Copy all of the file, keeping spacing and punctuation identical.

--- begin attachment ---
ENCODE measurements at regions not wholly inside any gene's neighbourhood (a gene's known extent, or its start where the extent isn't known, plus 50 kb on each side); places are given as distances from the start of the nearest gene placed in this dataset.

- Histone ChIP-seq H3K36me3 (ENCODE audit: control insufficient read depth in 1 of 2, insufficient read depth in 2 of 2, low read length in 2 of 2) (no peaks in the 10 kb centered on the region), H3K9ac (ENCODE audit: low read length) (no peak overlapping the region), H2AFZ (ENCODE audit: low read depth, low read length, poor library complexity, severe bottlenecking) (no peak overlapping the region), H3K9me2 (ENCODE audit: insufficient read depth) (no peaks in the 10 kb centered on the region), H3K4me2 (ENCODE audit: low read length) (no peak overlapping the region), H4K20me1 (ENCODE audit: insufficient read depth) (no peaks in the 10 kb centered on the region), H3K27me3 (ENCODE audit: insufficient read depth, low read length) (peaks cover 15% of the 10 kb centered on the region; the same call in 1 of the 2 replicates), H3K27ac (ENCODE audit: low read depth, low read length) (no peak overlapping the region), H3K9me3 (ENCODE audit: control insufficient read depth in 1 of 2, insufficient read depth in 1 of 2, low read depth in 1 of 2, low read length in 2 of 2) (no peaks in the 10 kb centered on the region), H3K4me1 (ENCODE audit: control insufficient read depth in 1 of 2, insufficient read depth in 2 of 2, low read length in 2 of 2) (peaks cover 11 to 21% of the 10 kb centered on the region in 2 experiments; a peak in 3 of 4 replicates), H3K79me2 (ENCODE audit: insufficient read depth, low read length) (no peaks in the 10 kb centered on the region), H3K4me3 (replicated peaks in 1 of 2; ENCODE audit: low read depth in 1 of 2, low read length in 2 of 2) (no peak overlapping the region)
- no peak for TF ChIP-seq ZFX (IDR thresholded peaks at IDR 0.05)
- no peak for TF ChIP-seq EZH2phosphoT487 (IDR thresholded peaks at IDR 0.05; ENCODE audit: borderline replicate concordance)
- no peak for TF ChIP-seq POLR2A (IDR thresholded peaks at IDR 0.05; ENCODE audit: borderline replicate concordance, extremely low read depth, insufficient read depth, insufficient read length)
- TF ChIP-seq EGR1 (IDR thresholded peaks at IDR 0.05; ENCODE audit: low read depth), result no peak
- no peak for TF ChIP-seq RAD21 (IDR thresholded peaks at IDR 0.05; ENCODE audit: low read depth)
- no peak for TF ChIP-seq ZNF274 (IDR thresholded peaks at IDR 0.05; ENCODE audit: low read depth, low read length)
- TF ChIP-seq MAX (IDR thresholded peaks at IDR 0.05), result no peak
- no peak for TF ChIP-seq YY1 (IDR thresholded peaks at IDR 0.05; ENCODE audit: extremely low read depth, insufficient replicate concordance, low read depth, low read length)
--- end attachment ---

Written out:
ENCODE measurements at regions not wholly inside any gene's neighbourhood (a gene's known extent, or its start where the extent isn't known, plus 50 kb on each side); places are given as distances from the start of the nearest gene placed in this dataset.

- Histone ChIP-seq H3K36me3 (ENCODE audit: control insufficient read depth in 1 of 2, insufficient read depth in 2 of 2, low read length in 2 of 2) (no peaks in the 10 kb centered on the region), H3K9ac (ENCODE audit: low read length) (no peak overlapping the region), H2AFZ (ENCODE audit: low read depth, low read length, poor library complexity, severe bottlenecking) (no peak overlapping the region), H3K9me2 (ENCODE audit: insufficient read depth) (no peaks in the 10 kb centered on the region), H3K4me2 (ENCODE audit: low read length) (no peak overlapping the region), H4K20me1 (ENCODE audit: insufficient read depth) (no peaks in the 10 kb centered on the region), H3K27me3 (ENCODE audit: insufficient read depth, low read length) (peaks cover 15% of the 10 kb centered on the region; the same call in 1 of the 2 replicates), H3K27ac (ENCODE audit: low read depth, low read length) (no peak overlapping the region), H3K9me3 (ENCODE audit: control insufficient read depth in 1 of 2, insufficient read depth in 1 of 2, low read depth in 1 of 2, low read length in 2 of 2) (no peaks in the 10 kb centered on the region), H3K4me1 (ENCODE audit: control insufficient read depth in 1 of 2, insufficient read depth in 2 of 2, low read length in 2 of 2) (peaks cover 11 to 21% of the 10 kb centered on the region in 2 experiments; a peak in 3 of 4 replicates), H3K79me2 (ENCODE audit: insufficient read depth, low read length) (no peaks in the 10 kb centered on the region), H3K4me3 (replicated peaks in 1 of 2; ENCODE audit: low read depth in 1 of 2, low read length in 2 of 2) (no peak overlapping the region)
- no peak for TF ChIP-seq ZFX (IDR thresholded peaks at IDR 0.05)
- no peak for TF ChIP-seq EZH2phosphoT487 (IDR thresholded peaks at IDR 0.05; ENCODE audit: borderline replicate concordance)
- no peak for TF ChIP-seq POLR2A (IDR thresholded peaks at IDR 0.05; ENCODE audit: borderline replicate concordance, extremely low read depth, insufficient read depth, insufficient read length)
- TF ChIP-seq EGR1 (IDR thresholded peaks at IDR 0.05; ENCODE audit: low read depth), result no peak
- no peak for TF ChIP-seq RAD21 (IDR thresholded peaks at IDR 0.05; ENCODE audit: low read depth)
- no peak for TF ChIP-seq ZNF274 (IDR thresholded peaks at IDR 0.05; ENCODE audit: low read depth, low read length)
- TF ChIP-seq MAX (IDR thresholded peaks at IDR 0.05), result no peak
- no peak for TF ChIP-seq YY1 (IDR thresholded peaks at IDR 0.05; ENCODE audit: extremely low read depth, insufficient replicate concordance, low read depth, low read length)